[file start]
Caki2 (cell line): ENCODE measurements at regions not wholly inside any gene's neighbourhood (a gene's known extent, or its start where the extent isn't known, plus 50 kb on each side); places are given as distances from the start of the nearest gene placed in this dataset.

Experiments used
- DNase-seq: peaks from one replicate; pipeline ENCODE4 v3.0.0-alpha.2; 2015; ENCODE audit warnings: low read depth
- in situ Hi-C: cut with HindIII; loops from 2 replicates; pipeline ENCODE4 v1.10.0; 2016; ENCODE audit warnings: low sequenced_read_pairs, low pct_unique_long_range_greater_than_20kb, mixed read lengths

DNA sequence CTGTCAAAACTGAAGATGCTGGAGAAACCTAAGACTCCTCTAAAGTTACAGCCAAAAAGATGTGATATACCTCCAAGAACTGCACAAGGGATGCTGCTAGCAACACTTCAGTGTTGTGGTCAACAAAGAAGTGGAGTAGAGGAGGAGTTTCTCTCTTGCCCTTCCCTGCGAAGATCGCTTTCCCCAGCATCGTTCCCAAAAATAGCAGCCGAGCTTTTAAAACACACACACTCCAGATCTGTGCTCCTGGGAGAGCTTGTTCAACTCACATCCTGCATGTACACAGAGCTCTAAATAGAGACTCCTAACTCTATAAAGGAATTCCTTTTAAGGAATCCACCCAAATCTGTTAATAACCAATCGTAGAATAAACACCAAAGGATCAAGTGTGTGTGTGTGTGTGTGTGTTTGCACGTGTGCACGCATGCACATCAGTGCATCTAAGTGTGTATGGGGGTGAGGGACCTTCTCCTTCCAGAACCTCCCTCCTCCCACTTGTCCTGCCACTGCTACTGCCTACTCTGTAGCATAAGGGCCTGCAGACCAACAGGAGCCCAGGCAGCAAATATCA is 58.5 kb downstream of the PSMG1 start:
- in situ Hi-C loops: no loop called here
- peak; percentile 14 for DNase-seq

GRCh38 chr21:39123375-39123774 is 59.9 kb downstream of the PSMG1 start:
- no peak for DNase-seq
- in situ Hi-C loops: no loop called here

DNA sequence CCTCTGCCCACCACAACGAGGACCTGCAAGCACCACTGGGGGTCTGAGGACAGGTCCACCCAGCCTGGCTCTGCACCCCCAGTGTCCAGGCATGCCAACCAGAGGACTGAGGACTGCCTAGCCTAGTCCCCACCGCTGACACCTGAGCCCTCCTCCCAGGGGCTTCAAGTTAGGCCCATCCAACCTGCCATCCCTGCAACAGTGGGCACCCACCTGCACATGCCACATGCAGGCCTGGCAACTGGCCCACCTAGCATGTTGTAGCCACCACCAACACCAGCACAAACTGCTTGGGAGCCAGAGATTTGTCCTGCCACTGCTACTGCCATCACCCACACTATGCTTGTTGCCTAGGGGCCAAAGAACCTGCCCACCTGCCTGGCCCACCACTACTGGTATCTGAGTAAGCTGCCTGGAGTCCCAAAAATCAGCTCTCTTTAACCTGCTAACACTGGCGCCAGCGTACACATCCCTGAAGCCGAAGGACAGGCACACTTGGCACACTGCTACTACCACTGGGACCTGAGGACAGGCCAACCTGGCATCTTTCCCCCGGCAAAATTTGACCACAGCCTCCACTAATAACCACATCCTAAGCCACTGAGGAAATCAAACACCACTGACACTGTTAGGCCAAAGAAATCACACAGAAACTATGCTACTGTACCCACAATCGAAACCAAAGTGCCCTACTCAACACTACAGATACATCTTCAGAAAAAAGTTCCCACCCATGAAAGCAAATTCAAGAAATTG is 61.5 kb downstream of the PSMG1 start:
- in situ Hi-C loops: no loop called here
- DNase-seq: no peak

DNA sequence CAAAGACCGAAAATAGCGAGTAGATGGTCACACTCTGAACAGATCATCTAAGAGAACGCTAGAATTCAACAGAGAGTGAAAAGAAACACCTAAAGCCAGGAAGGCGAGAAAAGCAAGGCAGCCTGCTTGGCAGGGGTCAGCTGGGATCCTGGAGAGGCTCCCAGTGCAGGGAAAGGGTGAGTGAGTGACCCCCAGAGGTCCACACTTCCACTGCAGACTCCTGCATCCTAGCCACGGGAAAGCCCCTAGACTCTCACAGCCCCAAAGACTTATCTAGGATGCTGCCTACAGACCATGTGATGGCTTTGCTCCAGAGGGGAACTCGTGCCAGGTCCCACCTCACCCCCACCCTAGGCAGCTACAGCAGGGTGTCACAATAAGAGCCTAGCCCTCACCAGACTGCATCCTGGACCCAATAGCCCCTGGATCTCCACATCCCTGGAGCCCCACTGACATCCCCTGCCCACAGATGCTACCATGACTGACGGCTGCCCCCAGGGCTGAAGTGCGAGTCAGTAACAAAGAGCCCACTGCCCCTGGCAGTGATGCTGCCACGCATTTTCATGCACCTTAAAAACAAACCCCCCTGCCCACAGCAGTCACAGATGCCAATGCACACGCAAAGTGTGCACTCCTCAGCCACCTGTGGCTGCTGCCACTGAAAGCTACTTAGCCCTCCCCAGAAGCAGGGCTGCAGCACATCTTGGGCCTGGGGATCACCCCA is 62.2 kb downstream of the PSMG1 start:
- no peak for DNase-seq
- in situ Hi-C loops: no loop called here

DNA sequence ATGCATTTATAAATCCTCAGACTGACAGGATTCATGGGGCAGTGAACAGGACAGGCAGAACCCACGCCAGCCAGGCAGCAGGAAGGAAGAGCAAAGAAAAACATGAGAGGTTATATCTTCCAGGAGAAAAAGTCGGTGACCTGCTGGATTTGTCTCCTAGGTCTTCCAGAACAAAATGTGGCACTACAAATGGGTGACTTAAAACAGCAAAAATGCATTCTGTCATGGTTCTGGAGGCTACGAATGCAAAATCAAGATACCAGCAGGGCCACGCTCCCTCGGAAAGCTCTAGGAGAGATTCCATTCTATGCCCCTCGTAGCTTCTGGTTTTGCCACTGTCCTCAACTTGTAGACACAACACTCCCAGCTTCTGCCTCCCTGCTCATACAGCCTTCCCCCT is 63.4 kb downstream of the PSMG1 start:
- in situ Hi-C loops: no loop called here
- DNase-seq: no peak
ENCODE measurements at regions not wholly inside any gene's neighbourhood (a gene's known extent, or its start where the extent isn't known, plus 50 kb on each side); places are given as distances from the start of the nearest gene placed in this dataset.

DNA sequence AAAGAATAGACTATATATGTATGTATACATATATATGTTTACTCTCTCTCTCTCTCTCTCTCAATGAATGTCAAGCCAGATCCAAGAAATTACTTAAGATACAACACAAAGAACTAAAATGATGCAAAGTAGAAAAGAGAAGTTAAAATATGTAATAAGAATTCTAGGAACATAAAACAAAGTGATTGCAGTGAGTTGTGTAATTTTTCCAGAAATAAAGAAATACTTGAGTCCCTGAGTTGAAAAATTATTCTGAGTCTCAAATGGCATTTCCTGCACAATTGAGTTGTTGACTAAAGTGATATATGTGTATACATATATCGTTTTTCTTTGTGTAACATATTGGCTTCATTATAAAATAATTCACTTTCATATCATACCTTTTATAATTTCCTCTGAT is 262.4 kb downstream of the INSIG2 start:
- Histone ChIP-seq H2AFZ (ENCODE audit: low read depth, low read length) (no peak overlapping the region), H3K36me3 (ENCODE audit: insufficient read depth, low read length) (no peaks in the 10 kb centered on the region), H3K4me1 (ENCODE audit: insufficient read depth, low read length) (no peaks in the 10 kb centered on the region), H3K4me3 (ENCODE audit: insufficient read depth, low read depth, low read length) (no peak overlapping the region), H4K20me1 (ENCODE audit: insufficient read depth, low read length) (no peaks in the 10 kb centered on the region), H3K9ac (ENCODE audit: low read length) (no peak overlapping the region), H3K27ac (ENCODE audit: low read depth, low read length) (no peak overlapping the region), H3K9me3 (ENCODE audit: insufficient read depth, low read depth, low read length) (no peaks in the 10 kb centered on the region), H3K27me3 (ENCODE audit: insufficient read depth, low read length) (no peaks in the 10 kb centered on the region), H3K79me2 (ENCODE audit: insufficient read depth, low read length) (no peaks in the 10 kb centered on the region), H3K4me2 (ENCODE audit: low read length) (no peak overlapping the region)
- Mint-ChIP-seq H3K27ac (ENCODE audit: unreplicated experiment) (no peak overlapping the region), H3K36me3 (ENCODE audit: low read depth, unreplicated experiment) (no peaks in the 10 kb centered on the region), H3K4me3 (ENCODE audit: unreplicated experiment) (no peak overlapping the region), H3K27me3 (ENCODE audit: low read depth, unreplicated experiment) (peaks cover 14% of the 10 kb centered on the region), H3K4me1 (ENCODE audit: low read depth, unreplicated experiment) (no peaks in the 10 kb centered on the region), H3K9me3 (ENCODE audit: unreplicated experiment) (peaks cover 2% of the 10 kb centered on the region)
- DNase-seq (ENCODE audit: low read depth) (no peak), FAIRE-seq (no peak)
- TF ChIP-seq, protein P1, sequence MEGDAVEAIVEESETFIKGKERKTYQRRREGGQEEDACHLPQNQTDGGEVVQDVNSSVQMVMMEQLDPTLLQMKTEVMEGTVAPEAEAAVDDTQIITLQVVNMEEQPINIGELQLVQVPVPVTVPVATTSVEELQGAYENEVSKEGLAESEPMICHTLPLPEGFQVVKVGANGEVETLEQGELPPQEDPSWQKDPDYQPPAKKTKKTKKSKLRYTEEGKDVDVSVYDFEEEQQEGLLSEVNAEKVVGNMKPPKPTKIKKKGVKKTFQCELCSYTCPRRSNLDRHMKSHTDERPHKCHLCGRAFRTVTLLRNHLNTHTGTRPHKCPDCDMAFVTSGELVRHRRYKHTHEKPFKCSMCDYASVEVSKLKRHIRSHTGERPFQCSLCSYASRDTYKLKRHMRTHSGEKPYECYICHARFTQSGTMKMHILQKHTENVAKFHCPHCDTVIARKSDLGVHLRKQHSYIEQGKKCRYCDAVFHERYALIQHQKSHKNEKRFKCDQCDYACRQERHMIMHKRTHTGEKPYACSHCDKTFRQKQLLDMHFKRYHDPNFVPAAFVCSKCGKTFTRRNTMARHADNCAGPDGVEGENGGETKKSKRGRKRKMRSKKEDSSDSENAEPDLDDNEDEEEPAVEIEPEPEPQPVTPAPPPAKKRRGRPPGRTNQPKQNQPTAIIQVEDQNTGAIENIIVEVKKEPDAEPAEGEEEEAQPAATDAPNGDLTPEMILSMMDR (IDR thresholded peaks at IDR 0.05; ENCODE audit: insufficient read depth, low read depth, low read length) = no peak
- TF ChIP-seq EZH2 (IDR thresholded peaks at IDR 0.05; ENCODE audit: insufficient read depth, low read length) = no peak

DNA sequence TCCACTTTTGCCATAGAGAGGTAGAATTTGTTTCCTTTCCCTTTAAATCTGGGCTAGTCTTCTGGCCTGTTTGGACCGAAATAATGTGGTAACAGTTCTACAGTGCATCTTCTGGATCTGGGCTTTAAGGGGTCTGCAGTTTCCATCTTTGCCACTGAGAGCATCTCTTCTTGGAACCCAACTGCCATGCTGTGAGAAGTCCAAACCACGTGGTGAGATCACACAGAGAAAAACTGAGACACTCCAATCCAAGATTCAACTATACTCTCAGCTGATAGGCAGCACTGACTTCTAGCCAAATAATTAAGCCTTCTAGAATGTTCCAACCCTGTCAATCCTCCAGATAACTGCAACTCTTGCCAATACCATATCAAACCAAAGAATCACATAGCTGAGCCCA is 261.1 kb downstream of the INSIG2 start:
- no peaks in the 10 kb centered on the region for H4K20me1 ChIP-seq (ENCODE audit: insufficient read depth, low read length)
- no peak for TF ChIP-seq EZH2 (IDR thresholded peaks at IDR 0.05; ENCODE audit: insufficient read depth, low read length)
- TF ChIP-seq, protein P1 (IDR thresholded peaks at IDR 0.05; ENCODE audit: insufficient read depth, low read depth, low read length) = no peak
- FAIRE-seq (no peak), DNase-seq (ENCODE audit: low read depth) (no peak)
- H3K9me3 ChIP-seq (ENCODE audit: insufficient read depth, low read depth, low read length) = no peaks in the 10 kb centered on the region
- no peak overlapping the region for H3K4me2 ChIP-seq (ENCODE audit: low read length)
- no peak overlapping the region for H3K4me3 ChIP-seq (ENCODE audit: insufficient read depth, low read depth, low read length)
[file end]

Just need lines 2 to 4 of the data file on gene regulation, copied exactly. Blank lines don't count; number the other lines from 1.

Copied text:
Experiments used
- DNase-seq: peaks from one replicate; pipeline ENCODE4 v3.0.0-alpha.2; 2015; ENCODE audit warnings: low read depth
- in situ Hi-C: cut with HindIII; loops from 2 replicates; pipeline ENCODE4 v1.10.0; 2016; ENCODE audit warnings: low sequenced_read_pairs, low pct_unique_long_range_greater_than_20kb, mixed read lengths